A decrease in funding could be problematic for public pension plans, and particularly concerning for a handful of public pension plans that are not adequately funded due to past funding practices...

One criticism, and often frustration from employers in state-run plans, is that employers do not have control over their retirement systems. Thus, experiences at the local level are driven by funding decisions made at the state level. So, local employers do not have the ability to choose their own funding strategy.

In response, some state-wide retirement systems have implemented various forms of side accounts to give participating employers more options and control. These efforts generally allow employers to pre-pay pension contributions into side accounts to reduce their future costs. Those contributions are then managed for the employer, and various methods are used to determine how future costs will be reduced by these credits. This strategy is reminiscent of a funding practice that has long been available in the private sector: building and utilizing a credit balance. In the private sector, minimum funding is determined by Internal Revenue Service (IRS) regulations. And those minimums can be volatile due to both markets and a funding discount rate that is tied to markets (which itself can be very unstable).

To manage this volatility, employers are allowed to contribute more than the minimum contribution amount into the plan and keep those excess contributions (plus interest) in the plan to use as credits for future years. This means that total contributions will always meet or exceed the accumulated minimum contributions, but the actual contribution for any given year can be less than that year’s required minimum contribution (if employers have made supplemental contributions in the past).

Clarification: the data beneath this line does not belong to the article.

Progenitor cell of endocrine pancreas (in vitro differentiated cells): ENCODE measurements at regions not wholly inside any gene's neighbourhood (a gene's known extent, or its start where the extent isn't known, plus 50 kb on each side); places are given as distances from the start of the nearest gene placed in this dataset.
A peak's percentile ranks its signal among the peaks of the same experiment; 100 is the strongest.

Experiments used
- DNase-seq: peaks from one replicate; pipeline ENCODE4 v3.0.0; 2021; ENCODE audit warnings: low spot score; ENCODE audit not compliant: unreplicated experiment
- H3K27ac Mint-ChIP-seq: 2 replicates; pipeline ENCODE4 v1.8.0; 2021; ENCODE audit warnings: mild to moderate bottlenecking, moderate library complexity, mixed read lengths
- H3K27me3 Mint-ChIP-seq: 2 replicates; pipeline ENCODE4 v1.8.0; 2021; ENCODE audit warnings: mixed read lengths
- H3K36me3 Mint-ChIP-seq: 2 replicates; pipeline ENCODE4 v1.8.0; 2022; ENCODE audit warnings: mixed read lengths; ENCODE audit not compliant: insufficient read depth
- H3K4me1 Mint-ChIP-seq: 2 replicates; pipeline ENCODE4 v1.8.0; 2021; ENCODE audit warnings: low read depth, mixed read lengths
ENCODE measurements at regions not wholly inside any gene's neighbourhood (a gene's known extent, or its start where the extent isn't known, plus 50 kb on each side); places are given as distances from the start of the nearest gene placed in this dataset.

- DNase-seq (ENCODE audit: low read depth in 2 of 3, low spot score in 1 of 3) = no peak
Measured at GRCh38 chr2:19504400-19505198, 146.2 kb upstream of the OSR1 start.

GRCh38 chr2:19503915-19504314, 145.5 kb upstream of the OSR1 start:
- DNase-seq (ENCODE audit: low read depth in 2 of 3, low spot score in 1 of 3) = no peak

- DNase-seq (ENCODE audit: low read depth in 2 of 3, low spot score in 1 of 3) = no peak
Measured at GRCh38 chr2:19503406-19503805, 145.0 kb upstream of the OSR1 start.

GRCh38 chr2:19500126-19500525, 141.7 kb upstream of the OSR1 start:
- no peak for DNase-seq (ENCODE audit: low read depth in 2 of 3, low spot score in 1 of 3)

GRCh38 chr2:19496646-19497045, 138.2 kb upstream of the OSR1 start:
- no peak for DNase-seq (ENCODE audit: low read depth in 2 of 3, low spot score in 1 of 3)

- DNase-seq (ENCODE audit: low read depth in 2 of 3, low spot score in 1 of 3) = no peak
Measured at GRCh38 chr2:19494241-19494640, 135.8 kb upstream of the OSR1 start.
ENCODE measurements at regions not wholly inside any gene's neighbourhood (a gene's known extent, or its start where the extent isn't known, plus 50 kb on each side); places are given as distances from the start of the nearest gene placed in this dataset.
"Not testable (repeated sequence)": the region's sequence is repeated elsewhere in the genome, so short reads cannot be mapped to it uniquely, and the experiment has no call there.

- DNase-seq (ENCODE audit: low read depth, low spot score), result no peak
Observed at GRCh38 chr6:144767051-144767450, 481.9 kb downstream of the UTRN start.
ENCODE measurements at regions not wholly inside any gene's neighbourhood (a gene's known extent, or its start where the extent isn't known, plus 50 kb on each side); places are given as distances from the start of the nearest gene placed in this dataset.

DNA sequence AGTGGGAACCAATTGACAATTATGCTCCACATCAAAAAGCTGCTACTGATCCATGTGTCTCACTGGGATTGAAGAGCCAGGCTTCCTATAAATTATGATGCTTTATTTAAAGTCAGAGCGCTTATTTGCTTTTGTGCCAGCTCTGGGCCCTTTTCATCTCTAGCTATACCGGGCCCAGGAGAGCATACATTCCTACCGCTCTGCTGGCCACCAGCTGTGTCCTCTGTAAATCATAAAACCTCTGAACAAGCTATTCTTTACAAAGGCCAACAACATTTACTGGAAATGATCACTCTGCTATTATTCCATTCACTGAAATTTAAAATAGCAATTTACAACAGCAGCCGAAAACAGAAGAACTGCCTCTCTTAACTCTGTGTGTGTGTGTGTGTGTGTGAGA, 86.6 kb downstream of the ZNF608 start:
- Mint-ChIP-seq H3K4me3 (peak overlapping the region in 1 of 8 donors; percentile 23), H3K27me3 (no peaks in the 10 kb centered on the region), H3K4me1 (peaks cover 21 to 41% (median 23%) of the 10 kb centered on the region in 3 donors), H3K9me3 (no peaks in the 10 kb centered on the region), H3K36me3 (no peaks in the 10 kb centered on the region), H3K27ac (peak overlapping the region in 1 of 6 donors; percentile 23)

Thus, when executives think about their firm’s financial future, they have the ability to recognize that higher pension contributions might be sensible when they have adequate cash on hand—knowing that such funding strategies can help their firms survive during turbulent times.

Oregon PERS Side Accounts: Early Adoption and Recent Expansion

The Oregon legislature authorized the use of side accounts in 2002 for the Public Employees Retirement System (PERS) system. In this version of side accounts, the excess contributions are typically used to reduce contributions by amortizing those funds over 20 years.

However, legislation passed in 2018 (SB 1566) and 2019 (SB 1049) have added more flexibility, whereby the side account can now be used to reduce minimums for the next six, 10, 16 or 20 years. Of course, if amortization over 20 years is selected, the reduction is less than choosing six years because the total reduction should be actuarially neutral for both the employer and PERS. The side accounts in Oregon PERS are invested along with the system’s other assets. Thus, funds invested from 2007 through 2019 received an average investment return of 7.6 percent during those years.

But returns ranged from -27.8 percent in 2008 to 19.5 percent in 2009. It is noteworthy that 2008 was the only year where a loss of principal has occurred. And, the amount that contributions are reduced can increase or decrease based upon investment experience. The Oregon legislature clearly sees benefits from this program. Not only have lawmakers increased flexibility over time, but they have also added an Employer Incentive Fund (EIF) that “provides a 25 percent match (up to the greater of five percent of an employer’s UAL or $300,000) on qualifying employer lump-sum payments made after June 2, 2018.”

Pension Obligation Bonds

The topic of POBs has been well covered during the past decade. While this may not meet the ‘innovative’ criteria set out as a framework for this paper, POBs are included because they often are discussed in conversations about funding strategies, and also because there are a few observations that may be beneficial for those who are considering this strategy.

In typical conversations about pension bonds, success often is viewed as saving money over the long run. This framing can ignore other benefits, like having increased clarity regarding the timing of costs. But this research accepts the broader framework and focuses on ideas that help increase the odds that pension bonds save money over the repayment period of the bonds.In addition to that primary goal, this research also examines the importance of avoiding a major mistake.

Repayment Terms

First, the term of the pension bond plays a significant role in the likelihood that returns will exceed borrowing costs. When looking at equity returns over different periods of time, longer periods correspond with less volatility. For instance, stock market returns during a five or 10-year period have significant volatility. However, that volatility decreases significantly when looking at 20 or 30-year periods.

Read the complete report here.